When you read this book, you can't help but compare it to modern news stories regarding social decay in the modern world; alcoholics, drug addicts, prostitutes/slaves, people in debt etc. Having read this book, I believe that I have a better understanding and empathy towards the modern equivalent characters; you get to understand the fragility of life and decisions that lead to the downward spiral.
Basically, it is the story of a girl who moves to Paris with a husband and a dream, only she is forced by various situations to ride a rollercoaster of success and failure - drink, poverty and debt are the key sources of decay in this story.
Others have described the plot, but before you read this book, prepare yourself for a rollercoaster ride into depravity!
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on 9 November 2011
My introduction to Zola was a second hand copy of Germinal,bought for 25 p.After reading it I thought "it doesnt get much better than this!"L Assommoir proved me wrong.The characters came alive on the pages,the story was engrossing,so much so, that for weeks afterward it stayed in my mind.Im now "hooked on Zola",having read 3 more of his novels in the past month...I wish Id found him sooner!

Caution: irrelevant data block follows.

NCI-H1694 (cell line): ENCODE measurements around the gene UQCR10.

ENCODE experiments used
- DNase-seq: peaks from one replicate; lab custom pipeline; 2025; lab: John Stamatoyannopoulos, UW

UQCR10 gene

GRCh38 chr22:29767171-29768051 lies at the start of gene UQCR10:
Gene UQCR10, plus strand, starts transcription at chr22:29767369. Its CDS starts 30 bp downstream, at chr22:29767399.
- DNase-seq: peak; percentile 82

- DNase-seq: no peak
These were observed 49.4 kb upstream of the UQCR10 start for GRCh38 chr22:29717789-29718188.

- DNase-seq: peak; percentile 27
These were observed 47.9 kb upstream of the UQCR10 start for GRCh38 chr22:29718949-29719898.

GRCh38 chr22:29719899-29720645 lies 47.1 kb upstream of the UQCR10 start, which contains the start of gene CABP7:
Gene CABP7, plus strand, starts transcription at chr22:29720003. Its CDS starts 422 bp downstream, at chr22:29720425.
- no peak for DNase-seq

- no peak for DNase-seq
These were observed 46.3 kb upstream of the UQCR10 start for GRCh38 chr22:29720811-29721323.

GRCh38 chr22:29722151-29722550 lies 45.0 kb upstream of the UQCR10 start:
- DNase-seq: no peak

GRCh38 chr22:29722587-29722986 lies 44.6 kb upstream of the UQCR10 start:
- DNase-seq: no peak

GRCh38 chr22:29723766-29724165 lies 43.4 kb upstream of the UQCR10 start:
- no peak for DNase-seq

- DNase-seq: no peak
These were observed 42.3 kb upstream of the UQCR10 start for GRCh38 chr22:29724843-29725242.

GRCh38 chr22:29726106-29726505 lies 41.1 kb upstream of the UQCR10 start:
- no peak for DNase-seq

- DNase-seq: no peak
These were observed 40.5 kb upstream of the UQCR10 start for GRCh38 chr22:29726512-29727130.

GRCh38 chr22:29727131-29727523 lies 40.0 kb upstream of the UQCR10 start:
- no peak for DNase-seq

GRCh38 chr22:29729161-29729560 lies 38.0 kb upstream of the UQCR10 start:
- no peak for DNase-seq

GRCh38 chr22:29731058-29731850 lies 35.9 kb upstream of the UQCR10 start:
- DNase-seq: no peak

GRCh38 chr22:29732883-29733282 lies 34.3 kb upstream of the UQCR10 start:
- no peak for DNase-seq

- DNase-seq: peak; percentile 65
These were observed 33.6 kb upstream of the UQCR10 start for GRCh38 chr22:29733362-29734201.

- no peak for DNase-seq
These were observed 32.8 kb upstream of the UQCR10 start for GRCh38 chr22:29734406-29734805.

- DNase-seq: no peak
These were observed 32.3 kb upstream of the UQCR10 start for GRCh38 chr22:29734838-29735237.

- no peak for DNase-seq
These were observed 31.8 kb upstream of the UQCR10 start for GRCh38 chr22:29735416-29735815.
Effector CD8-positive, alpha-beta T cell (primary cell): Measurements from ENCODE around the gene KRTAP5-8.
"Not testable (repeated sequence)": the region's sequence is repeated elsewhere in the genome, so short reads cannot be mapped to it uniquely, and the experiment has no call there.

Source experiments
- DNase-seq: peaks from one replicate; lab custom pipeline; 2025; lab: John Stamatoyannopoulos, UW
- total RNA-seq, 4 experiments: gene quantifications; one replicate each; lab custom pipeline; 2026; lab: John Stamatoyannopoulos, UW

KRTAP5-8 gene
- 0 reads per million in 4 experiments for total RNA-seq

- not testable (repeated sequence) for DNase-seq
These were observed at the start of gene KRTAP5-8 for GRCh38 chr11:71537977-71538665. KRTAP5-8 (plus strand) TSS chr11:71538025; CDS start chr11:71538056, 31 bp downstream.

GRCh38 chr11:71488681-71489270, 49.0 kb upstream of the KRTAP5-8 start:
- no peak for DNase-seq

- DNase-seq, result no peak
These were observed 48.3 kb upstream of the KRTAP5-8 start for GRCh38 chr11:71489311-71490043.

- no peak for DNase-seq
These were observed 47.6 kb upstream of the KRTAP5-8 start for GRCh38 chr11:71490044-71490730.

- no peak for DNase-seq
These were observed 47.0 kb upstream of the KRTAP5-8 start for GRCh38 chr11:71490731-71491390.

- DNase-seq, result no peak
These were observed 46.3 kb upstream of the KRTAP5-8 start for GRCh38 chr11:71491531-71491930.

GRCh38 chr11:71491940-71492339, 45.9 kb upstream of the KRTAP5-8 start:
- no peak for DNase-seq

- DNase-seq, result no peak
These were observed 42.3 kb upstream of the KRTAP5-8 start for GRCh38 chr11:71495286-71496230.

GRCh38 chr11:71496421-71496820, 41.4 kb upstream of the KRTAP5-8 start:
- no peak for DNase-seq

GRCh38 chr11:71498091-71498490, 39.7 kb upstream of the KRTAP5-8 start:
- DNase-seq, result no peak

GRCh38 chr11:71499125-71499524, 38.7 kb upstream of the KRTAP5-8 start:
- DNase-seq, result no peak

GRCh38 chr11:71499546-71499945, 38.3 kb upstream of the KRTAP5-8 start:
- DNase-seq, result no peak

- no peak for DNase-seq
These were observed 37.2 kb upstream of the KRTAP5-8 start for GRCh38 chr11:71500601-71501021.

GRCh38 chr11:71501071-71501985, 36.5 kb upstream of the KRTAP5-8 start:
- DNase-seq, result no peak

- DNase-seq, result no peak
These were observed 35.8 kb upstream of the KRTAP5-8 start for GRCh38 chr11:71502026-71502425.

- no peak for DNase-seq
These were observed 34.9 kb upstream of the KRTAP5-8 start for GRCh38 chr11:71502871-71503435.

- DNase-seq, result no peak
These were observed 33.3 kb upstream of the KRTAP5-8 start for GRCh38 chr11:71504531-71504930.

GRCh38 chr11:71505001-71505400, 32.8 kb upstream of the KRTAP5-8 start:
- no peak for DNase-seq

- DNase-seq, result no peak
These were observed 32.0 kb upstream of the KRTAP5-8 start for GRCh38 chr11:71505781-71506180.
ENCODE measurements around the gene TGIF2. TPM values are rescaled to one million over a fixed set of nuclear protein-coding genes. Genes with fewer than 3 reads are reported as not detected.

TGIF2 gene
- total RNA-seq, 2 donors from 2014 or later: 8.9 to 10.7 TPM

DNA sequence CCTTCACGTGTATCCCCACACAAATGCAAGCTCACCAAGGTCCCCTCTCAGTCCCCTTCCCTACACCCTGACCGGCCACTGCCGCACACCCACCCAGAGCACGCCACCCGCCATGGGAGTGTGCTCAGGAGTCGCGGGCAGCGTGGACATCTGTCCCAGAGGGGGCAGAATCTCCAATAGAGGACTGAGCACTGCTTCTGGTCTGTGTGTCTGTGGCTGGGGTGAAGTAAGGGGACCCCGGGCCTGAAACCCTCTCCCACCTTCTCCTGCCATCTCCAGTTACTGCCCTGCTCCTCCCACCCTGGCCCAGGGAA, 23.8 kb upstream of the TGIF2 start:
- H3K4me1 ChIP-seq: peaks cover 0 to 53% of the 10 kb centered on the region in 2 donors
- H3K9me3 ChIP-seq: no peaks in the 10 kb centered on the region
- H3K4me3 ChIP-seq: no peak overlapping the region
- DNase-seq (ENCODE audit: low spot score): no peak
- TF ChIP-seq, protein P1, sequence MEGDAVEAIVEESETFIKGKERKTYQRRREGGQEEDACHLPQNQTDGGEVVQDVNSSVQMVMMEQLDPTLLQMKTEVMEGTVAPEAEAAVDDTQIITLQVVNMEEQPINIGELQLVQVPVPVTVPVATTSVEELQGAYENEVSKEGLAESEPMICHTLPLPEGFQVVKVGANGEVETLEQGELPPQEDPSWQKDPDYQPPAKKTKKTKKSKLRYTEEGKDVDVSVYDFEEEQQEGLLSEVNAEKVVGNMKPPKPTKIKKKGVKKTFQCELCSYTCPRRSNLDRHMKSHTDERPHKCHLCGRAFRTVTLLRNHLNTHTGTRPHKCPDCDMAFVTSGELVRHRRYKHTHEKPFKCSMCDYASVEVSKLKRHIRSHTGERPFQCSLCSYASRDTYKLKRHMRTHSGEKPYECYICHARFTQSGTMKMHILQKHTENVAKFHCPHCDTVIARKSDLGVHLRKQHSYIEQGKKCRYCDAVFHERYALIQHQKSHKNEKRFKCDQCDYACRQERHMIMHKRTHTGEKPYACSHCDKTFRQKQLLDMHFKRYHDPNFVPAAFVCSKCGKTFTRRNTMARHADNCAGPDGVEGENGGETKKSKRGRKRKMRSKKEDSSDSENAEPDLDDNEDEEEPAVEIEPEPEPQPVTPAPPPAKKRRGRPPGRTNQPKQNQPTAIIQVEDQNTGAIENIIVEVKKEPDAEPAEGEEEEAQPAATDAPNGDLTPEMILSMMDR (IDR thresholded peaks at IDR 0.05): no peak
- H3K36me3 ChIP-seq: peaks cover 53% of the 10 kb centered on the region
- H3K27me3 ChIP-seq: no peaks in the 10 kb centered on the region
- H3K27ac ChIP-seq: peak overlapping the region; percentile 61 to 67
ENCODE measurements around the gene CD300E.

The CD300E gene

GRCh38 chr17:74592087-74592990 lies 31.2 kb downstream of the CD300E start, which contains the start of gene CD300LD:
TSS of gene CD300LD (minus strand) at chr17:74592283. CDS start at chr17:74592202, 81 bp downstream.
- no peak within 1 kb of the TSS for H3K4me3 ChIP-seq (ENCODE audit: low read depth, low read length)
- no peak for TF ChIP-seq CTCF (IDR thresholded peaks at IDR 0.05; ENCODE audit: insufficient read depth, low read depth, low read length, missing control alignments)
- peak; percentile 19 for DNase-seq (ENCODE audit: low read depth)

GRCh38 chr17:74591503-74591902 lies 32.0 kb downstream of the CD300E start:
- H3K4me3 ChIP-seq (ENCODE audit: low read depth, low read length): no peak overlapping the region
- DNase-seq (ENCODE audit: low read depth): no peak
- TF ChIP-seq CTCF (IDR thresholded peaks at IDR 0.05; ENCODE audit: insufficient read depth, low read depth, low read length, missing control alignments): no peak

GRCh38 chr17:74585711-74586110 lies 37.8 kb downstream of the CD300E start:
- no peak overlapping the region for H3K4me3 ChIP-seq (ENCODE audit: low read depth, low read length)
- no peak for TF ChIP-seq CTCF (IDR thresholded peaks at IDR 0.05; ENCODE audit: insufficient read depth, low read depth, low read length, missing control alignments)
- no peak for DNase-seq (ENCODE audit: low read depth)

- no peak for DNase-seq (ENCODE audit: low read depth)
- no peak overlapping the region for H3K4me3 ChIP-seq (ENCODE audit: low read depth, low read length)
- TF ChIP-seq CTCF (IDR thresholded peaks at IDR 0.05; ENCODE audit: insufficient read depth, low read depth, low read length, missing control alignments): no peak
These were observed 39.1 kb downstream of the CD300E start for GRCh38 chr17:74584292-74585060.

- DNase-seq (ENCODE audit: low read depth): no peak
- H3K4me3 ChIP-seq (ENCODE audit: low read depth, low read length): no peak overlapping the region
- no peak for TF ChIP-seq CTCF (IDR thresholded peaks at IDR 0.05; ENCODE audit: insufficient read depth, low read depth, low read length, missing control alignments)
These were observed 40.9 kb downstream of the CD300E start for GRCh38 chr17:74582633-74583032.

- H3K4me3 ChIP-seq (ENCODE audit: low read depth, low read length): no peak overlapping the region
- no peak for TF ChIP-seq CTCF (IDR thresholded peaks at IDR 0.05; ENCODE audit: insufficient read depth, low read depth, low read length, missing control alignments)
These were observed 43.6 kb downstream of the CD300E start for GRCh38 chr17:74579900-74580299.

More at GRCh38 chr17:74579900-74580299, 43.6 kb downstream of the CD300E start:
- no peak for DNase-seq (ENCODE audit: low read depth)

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on 24 February 2016
A very gripping and moving read. It has to be admitted that we know how the story will end almost from the first page, but the strength of the book lies in the astonishingly vivid descriptions; few writers manage to evoke a scene quite as powerfully as Zola can. By the end of the book the reader feels almost exhausted and "wrung out" after sharing all the sufferings of the protagonist, but the book also arouses our compassion and sympathy and may also make us slightly less judgemental over those less fortunate than ourselves.